Boom, bust, repeat. The history of the American economy is a rollercoaster of ups and downs, but the United States remains a great power because its expansionary periods have proven robust enough to overwhelm the regular – sometimes wrenching – downturns. In this trenchant overview of American capitalism, former Federal Reserve head Alan Greenspan and journalist Adrian Wooldridge lay out America’s evolution from fiscal backwater to economic titan. With sharp prose, they explain what has driven three centuries of (mostly) financial progress and offer a diagnosis on what’s keeping 21st-century growth muted. Readers of any political persuasion can agree on most of the facts served up in this study, but one of its most striking features is how little new ground it breaks. Even casual students of American economic history are familiar with the broad trends and the smaller details that the authors cite, and the arguments over the girth of government feel as old as the American economic miracle itself. But considering Greenspan’s purposefully obfuscatory speeches as Fed chair, this book’s crisp language and clear message is a welcome change.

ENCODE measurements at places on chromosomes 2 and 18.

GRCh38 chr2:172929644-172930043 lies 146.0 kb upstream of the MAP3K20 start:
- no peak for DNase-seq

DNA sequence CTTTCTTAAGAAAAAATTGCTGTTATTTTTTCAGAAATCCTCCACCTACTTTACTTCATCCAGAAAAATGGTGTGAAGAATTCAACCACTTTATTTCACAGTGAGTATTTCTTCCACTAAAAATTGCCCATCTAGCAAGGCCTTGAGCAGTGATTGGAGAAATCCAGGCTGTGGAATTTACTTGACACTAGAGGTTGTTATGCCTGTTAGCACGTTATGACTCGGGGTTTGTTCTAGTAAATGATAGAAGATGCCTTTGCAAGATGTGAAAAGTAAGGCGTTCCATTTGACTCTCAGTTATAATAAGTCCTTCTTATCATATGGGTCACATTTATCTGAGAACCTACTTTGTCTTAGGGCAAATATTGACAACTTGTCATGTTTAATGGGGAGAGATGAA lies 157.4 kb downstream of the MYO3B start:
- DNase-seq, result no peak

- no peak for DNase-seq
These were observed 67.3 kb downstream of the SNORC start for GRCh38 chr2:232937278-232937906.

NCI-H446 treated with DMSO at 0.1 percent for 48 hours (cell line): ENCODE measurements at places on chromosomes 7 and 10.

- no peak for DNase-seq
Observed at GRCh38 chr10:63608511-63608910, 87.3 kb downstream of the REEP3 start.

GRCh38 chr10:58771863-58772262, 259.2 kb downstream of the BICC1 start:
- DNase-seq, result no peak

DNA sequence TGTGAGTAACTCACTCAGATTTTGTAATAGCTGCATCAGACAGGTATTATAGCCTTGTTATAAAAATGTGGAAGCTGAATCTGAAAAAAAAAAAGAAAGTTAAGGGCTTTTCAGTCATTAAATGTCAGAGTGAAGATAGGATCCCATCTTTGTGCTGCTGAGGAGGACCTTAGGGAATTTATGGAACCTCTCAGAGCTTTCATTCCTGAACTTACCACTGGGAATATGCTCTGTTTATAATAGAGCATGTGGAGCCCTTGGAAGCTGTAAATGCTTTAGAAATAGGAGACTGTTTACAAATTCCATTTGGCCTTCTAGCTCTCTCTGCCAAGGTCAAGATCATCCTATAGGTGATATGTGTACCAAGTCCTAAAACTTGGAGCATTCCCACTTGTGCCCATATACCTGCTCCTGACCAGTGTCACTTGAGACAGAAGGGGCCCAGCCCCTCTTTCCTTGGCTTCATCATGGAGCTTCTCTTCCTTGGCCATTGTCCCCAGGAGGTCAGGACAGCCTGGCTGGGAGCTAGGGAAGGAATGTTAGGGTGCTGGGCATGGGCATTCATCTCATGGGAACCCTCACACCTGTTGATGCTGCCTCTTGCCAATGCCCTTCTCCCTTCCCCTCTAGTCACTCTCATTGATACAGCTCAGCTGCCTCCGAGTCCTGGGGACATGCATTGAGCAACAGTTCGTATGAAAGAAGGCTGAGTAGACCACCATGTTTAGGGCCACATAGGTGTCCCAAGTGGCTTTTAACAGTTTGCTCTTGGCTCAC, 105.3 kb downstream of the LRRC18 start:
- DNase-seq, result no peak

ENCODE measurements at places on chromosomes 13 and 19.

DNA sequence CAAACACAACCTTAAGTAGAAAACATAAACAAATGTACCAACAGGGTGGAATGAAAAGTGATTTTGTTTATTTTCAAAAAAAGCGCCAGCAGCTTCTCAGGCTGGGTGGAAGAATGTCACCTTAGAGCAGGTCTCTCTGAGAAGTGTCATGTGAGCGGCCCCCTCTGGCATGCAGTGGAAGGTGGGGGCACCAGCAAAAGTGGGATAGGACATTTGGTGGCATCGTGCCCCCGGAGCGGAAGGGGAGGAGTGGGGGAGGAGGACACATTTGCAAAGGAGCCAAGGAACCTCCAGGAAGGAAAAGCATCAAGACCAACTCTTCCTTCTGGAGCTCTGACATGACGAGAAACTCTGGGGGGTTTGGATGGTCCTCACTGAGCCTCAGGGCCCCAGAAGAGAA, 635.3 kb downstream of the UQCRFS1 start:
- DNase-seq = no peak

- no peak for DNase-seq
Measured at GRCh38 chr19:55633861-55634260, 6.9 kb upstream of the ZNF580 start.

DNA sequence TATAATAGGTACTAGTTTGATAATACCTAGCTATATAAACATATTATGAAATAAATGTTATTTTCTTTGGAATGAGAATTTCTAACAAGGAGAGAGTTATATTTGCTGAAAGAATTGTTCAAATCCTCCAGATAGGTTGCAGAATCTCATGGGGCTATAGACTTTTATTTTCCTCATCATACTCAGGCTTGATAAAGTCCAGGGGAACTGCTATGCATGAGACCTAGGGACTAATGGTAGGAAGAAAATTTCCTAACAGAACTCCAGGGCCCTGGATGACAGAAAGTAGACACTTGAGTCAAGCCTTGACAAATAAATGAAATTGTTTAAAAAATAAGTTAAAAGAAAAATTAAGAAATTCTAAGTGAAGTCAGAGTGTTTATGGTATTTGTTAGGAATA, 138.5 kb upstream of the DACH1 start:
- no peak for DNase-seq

About the Authors
Alan Greenspan was chair of the Federal Reserve from 1987 to 2006. Adrian Wooldridge, the Economist‘s political editor, writes the magazine’s Bagehot column.